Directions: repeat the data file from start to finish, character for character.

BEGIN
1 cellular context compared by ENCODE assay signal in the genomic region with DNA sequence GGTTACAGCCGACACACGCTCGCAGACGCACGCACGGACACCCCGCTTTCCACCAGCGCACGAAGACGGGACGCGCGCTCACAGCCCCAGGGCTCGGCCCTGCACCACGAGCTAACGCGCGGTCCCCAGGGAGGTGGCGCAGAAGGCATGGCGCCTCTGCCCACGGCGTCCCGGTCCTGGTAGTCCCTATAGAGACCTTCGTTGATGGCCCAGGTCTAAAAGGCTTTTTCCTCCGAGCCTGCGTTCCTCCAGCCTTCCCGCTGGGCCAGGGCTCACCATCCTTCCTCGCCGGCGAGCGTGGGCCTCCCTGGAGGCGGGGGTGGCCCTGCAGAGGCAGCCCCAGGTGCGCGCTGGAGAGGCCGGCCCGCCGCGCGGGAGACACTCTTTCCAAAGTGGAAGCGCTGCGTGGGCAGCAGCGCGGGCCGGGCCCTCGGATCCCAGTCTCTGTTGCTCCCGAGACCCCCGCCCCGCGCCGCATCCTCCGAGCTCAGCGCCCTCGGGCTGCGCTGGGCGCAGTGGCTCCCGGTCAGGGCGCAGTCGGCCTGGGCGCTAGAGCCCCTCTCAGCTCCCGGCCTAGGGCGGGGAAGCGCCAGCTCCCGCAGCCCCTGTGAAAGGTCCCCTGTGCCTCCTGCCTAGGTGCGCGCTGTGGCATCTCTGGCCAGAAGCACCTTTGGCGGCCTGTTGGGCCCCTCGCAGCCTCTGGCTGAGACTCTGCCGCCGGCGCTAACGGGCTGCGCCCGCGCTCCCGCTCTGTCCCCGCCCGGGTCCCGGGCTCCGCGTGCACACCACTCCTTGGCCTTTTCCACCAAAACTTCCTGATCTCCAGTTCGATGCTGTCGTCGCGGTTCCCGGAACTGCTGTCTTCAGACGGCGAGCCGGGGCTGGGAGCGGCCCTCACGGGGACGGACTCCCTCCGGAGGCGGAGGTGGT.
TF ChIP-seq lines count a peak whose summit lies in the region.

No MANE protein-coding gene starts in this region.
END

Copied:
1 cellular context compared by ENCODE assay signal in the genomic region with DNA sequence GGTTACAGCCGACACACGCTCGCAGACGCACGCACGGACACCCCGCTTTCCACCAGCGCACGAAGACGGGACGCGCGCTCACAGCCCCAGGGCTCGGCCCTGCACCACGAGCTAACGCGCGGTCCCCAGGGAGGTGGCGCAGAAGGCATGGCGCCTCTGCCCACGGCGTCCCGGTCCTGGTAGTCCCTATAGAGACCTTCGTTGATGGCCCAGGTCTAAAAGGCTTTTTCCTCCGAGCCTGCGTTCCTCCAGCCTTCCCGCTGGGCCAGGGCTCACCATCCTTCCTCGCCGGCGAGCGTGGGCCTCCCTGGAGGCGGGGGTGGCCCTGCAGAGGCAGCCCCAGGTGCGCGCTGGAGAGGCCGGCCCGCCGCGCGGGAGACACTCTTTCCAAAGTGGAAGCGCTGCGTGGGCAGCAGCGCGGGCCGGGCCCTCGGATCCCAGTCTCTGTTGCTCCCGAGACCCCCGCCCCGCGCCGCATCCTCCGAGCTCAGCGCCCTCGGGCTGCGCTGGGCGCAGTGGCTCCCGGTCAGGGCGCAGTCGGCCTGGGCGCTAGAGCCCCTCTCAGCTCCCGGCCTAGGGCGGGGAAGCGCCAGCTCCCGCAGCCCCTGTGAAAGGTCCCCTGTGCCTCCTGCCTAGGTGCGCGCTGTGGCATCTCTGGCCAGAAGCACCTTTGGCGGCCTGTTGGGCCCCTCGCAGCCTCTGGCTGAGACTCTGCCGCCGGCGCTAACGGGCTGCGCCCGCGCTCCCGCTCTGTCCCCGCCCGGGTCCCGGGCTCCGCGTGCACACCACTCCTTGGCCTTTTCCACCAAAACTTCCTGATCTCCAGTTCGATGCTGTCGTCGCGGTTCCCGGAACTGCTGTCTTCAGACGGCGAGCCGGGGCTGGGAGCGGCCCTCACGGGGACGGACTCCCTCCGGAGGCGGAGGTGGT.
TF ChIP-seq lines count a peak whose summit lies in the region.

No MANE protein-coding gene starts in this region.